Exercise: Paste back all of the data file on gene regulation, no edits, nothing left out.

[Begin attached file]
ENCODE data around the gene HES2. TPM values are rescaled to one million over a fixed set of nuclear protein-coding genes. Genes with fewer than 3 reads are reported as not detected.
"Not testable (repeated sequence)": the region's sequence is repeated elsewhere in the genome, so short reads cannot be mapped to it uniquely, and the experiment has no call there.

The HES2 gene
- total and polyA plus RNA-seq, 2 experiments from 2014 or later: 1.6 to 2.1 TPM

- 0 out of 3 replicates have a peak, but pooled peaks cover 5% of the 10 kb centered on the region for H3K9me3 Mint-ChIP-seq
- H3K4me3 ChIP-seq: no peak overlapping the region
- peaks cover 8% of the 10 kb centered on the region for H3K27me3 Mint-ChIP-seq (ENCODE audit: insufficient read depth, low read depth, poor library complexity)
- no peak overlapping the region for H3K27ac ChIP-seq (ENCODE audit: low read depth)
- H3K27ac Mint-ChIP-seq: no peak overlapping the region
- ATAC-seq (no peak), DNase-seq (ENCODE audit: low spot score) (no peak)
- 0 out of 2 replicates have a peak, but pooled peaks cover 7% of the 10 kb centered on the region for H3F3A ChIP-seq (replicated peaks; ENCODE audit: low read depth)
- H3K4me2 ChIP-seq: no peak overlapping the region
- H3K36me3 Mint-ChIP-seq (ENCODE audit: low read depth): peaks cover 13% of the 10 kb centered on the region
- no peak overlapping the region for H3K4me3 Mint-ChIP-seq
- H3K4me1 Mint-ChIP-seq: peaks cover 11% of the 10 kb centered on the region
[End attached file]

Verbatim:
ENCODE data around the gene HES2. TPM values are rescaled to one million over a fixed set of nuclear protein-coding genes. Genes with fewer than 3 reads are reported as not detected.
"Not testable (repeated sequence)": the region's sequence is repeated elsewhere in the genome, so short reads cannot be mapped to it uniquely, and the experiment has no call there.

The HES2 gene
- total and polyA plus RNA-seq, 2 experiments from 2014 or later: 1.6 to 2.1 TPM

- 0 out of 3 replicates have a peak, but pooled peaks cover 5% of the 10 kb centered on the region for H3K9me3 Mint-ChIP-seq
- H3K4me3 ChIP-seq: no peak overlapping the region
- peaks cover 8% of the 10 kb centered on the region for H3K27me3 Mint-ChIP-seq (ENCODE audit: insufficient read depth, low read depth, poor library complexity)
- no peak overlapping the region for H3K27ac ChIP-seq (ENCODE audit: low read depth)
- H3K27ac Mint-ChIP-seq: no peak overlapping the region
- ATAC-seq (no peak), DNase-seq (ENCODE audit: low spot score) (no peak)
- 0 out of 2 replicates have a peak, but pooled peaks cover 7% of the 10 kb centered on the region for H3F3A ChIP-seq (replicated peaks; ENCODE audit: low read depth)
- H3K4me2 ChIP-seq: no peak overlapping the region
- H3K36me3 Mint-ChIP-seq (ENCODE audit: low read depth): peaks cover 13% of the 10 kb centered on the region
- no peak overlapping the region for H3K4me3 Mint-ChIP-seq
- H3K4me1 Mint-ChIP-seq: peaks cover 11% of the 10 kb centered on the region